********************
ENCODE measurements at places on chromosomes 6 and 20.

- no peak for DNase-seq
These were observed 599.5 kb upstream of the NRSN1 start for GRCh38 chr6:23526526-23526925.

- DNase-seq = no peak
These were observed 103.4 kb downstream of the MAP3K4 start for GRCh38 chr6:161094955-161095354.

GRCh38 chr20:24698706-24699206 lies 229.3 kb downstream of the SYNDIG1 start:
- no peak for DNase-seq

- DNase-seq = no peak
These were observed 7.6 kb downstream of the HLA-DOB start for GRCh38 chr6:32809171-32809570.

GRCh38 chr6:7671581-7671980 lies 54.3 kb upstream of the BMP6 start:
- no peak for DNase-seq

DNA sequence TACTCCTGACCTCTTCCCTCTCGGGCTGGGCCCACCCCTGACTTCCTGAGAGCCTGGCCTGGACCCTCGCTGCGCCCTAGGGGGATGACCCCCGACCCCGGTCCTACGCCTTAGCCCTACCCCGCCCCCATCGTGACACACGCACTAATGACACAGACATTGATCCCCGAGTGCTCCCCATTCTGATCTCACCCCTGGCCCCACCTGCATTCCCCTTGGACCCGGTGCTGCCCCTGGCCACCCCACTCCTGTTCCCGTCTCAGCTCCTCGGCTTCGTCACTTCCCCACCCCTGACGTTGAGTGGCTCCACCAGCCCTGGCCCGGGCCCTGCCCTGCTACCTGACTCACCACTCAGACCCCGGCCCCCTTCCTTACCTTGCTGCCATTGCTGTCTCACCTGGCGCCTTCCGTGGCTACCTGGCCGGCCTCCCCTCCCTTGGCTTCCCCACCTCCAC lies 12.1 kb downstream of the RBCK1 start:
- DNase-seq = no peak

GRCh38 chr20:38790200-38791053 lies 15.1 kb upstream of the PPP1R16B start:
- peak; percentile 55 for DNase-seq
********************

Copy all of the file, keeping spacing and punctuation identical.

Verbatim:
ENCODE measurements at places on chromosomes 6 and 20.

- no peak for DNase-seq
These were observed 599.5 kb upstream of the NRSN1 start for GRCh38 chr6:23526526-23526925.

- DNase-seq = no peak
These were observed 103.4 kb downstream of the MAP3K4 start for GRCh38 chr6:161094955-161095354.

GRCh38 chr20:24698706-24699206 lies 229.3 kb downstream of the SYNDIG1 start:
- no peak for DNase-seq

- DNase-seq = no peak
These were observed 7.6 kb downstream of the HLA-DOB start for GRCh38 chr6:32809171-32809570.

GRCh38 chr6:7671581-7671980 lies 54.3 kb upstream of the BMP6 start:
- no peak for DNase-seq

DNA sequence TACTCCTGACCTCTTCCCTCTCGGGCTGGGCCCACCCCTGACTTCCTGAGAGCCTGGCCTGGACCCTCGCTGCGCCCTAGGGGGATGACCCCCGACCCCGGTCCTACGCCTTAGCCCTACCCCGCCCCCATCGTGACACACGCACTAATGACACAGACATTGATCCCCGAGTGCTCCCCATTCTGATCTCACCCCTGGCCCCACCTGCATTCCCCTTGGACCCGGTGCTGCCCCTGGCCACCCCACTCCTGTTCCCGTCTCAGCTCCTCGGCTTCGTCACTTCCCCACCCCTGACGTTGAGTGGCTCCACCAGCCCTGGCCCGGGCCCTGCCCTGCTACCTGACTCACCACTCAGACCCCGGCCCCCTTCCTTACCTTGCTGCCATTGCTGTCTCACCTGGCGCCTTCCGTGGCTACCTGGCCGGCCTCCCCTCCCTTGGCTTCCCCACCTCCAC lies 12.1 kb downstream of the RBCK1 start:
- DNase-seq = no peak

GRCh38 chr20:38790200-38791053 lies 15.1 kb upstream of the PPP1R16B start:
- peak; percentile 55 for DNase-seq